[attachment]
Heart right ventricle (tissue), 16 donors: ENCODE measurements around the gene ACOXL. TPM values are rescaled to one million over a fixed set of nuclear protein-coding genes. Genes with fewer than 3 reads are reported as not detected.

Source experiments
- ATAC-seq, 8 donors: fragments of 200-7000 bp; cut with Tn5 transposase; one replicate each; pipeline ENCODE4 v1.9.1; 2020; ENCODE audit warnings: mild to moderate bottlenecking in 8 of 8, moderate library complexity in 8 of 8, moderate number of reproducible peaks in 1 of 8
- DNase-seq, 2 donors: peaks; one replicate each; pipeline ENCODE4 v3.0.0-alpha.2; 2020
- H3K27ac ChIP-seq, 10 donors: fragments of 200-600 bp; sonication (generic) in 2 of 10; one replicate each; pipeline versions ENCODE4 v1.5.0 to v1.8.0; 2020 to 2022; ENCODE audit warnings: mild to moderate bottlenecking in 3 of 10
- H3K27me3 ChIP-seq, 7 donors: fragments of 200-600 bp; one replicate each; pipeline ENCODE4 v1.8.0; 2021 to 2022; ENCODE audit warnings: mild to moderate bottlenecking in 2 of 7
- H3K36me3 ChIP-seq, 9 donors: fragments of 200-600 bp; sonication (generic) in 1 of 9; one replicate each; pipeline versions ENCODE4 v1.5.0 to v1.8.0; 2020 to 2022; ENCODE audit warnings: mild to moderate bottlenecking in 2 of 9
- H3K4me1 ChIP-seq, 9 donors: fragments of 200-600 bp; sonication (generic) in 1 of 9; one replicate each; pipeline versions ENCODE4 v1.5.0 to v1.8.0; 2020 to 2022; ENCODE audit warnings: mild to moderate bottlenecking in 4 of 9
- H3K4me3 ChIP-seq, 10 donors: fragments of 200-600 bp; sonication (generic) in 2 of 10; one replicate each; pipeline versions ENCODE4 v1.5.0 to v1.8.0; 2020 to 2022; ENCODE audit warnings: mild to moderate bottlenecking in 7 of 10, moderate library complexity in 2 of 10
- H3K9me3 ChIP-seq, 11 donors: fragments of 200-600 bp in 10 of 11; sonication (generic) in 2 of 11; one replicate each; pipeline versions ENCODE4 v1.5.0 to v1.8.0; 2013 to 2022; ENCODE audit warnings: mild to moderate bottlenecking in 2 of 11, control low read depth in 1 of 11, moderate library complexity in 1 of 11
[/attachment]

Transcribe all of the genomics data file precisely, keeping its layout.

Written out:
Heart right ventricle (tissue), 16 donors: ENCODE measurements around the gene ACOXL. TPM values are rescaled to one million over a fixed set of nuclear protein-coding genes. Genes with fewer than 3 reads are reported as not detected.

Source experiments
- ATAC-seq, 8 donors: fragments of 200-7000 bp; cut with Tn5 transposase; one replicate each; pipeline ENCODE4 v1.9.1; 2020; ENCODE audit warnings: mild to moderate bottlenecking in 8 of 8, moderate library complexity in 8 of 8, moderate number of reproducible peaks in 1 of 8
- DNase-seq, 2 donors: peaks; one replicate each; pipeline ENCODE4 v3.0.0-alpha.2; 2020
- H3K27ac ChIP-seq, 10 donors: fragments of 200-600 bp; sonication (generic) in 2 of 10; one replicate each; pipeline versions ENCODE4 v1.5.0 to v1.8.0; 2020 to 2022; ENCODE audit warnings: mild to moderate bottlenecking in 3 of 10
- H3K27me3 ChIP-seq, 7 donors: fragments of 200-600 bp; one replicate each; pipeline ENCODE4 v1.8.0; 2021 to 2022; ENCODE audit warnings: mild to moderate bottlenecking in 2 of 7
- H3K36me3 ChIP-seq, 9 donors: fragments of 200-600 bp; sonication (generic) in 1 of 9; one replicate each; pipeline versions ENCODE4 v1.5.0 to v1.8.0; 2020 to 2022; ENCODE audit warnings: mild to moderate bottlenecking in 2 of 9
- H3K4me1 ChIP-seq, 9 donors: fragments of 200-600 bp; sonication (generic) in 1 of 9; one replicate each; pipeline versions ENCODE4 v1.5.0 to v1.8.0; 2020 to 2022; ENCODE audit warnings: mild to moderate bottlenecking in 4 of 9
- H3K4me3 ChIP-seq, 10 donors: fragments of 200-600 bp; sonication (generic) in 2 of 10; one replicate each; pipeline versions ENCODE4 v1.5.0 to v1.8.0; 2020 to 2022; ENCODE audit warnings: mild to moderate bottlenecking in 7 of 10, moderate library complexity in 2 of 10
- H3K9me3 ChIP-seq, 11 donors: fragments of 200-600 bp in 10 of 11; sonication (generic) in 2 of 11; one replicate each; pipeline versions ENCODE4 v1.5.0 to v1.8.0; 2013 to 2022; ENCODE audit warnings: mild to moderate bottlenecking in 2 of 11, control low read depth in 1 of 11, moderate library complexity in 1 of 11